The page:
There were differences in each groups’ ratings when it came to co-worker preparation and legal knowledge. The mobility/stability group rated co-worker preparation and legal knowledge as significantly more important than the medical alert group. Co-worker preparation included leadership on the part of the employer in supporting the service dog team and allowing time for training, modeling good behavior around the dog and handler, educating staff, and addressing concerns such as co-worker allergies or fear of dogs. This category also included orientation sessions for employees to introduce the dog and its tasks, the service dog team and their roles, and service dog etiquette. The legal knowledge category addressed factors such as ensuring that everyone clearly understands the rights, responsibilities, and practices involved in using a service dog as an accommodation, and maintaining awareness of procedures and policies to protect everyone in the office, including the service dog team.
Both groups rated employee competence and information and education at about the same level but of lesser overall importance than the other four categories. Employee competence included the employee’s ability to work with and communicate to the employer about their needs, articulate the reasonable accommodation that the dog would provide, and explain the dog’s tasks to supervisors or managers along with any specific needs such as breaks or walks. Additional factors comprised the employee’s ability to address any breaches of service dog etiquette from co-workers, the employee’s understanding of the consequences of not maintaining control or care of the dog, and that the employee has the documentation and procedures in place to maintain proper training and identification of the dog. The information and education category’s items covered general and specific knowledge about service dogs and openness toward service dogs in the workplace and the many benefits they bring to individual employees who use them and to whole the workplace.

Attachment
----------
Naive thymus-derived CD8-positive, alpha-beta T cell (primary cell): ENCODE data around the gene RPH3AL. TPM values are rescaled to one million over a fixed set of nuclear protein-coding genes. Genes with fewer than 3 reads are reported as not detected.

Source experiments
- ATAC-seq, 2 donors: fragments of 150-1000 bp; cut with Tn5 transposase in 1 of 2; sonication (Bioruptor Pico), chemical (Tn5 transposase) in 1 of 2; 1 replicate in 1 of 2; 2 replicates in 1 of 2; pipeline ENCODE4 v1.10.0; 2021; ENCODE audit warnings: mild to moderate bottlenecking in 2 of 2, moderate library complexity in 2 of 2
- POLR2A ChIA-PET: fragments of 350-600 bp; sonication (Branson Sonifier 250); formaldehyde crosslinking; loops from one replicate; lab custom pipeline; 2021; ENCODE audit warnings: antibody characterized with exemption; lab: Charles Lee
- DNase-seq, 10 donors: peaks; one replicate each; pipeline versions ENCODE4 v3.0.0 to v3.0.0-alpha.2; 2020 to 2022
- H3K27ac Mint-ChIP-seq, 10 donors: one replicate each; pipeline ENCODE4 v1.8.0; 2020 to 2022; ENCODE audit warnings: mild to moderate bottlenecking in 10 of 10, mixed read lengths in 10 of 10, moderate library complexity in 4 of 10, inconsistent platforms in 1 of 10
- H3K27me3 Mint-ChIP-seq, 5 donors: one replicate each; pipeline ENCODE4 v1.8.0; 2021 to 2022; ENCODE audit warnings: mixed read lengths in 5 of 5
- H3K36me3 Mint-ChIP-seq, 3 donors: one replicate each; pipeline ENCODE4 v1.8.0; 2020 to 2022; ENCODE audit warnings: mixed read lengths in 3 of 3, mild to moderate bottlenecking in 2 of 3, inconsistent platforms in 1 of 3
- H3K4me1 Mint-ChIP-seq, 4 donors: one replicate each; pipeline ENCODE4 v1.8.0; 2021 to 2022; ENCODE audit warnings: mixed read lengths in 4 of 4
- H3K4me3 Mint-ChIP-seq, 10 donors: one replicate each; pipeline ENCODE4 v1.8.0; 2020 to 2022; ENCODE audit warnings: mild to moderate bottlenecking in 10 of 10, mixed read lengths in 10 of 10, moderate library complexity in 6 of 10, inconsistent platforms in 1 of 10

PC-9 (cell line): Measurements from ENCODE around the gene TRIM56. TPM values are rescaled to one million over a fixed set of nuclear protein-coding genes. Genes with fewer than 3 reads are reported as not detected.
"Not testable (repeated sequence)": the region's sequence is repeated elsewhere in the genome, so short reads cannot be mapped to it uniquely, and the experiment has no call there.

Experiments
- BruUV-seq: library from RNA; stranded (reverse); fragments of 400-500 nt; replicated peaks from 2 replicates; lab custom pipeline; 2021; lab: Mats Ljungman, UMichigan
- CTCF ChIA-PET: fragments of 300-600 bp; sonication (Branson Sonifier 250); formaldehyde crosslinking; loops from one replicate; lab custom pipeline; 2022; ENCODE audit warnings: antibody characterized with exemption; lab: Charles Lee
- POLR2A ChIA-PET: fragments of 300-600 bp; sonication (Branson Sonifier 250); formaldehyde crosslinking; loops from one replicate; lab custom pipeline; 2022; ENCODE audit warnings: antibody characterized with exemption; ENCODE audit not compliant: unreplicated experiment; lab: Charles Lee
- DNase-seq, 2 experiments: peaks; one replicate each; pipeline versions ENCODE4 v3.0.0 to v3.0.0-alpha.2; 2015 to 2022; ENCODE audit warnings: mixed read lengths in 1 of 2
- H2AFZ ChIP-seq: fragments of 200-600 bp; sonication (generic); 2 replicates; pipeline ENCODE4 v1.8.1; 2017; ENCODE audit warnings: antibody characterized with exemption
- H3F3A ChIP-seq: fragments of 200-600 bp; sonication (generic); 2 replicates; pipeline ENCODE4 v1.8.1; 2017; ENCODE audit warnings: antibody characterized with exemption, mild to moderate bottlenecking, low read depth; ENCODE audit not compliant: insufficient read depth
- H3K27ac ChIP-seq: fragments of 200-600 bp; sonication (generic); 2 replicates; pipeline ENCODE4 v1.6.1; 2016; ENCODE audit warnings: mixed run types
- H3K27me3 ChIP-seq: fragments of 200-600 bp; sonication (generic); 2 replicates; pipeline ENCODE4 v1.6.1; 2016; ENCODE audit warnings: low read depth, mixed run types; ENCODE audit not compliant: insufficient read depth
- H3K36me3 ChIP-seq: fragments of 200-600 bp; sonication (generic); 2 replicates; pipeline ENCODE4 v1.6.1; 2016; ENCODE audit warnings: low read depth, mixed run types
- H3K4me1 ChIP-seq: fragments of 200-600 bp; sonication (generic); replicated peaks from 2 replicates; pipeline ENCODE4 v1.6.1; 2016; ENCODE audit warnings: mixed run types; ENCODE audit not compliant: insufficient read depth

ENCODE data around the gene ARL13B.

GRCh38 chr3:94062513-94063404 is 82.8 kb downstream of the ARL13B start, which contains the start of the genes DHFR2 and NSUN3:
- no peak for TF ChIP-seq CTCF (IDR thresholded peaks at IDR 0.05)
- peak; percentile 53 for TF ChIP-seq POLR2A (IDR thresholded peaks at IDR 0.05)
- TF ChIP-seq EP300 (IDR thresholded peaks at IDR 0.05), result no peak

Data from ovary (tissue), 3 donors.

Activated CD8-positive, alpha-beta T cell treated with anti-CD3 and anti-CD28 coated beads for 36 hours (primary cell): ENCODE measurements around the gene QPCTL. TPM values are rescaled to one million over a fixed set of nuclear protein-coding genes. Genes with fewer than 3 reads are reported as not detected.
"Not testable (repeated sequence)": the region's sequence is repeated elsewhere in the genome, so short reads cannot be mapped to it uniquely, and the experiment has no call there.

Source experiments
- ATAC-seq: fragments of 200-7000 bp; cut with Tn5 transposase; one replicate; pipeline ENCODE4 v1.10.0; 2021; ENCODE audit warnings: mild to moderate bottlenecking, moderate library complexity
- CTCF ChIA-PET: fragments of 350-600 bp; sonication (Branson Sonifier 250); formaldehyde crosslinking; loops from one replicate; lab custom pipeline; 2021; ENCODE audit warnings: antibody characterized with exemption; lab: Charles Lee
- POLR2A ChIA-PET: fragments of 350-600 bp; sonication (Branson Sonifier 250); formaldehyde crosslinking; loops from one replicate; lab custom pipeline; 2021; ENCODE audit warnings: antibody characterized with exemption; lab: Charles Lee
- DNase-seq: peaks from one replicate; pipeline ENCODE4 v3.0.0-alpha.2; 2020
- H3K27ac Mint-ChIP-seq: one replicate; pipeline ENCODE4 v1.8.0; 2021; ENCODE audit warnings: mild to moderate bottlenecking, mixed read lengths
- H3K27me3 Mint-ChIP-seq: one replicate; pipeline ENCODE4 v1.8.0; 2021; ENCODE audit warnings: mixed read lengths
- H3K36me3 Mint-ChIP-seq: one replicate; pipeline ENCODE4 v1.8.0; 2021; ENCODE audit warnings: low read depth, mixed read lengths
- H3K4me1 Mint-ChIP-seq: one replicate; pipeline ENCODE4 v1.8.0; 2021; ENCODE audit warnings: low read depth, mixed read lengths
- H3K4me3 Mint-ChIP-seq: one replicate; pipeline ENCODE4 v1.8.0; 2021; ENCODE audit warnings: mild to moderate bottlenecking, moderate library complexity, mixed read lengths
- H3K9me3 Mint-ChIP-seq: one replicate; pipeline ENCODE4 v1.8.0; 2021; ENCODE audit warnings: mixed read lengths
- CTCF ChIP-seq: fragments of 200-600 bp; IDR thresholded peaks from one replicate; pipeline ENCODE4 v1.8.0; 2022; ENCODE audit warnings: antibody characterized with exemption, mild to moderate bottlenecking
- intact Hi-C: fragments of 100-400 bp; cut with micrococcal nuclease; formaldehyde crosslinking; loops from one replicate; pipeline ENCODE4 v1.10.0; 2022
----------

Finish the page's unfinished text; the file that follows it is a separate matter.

The authors noted that no employers opted to participate in the survey, which they said might have added the important perspectives of managers and supervisors who make hiring decisions. They suggested that future research may look at why people in the mobility/stability dog group rated certain elements in legal knowledge and co-worker preparation so highly. There is little research in this area, according to the authors, and there is a need for better understanding of the role of service dogs in different environments, including the workplace. Understanding the importance of elements such as training and orientation, informed understanding of laws, and balancing issues between coworkers may help in developing programs and materials to educate and train service dog teams to transition to the workplace successfully.
To learn more:
The Job Accommodation Network offers information, services, and support for employers and employees seeking accommodations. Check out their extensive information on service animals: https://askjan.org/topics/servanim.htm
Assistance Dogs International (ADI) is a leading organization focusing on accreditation for assistance dog programs: http://www.assistancedogsinternational.org/
Learn more about this study:
Read the original article: Glenn, M., and Thorne, K., (2015) Does the purpose for using a service dog make a difference in the perceptions of what it takes to create successful outcomes in the workplace? Journal of Applied Rehabilitation Counseling, 46(2), 13-19. This article can be ordered through NARIC's document delivery service as J71989.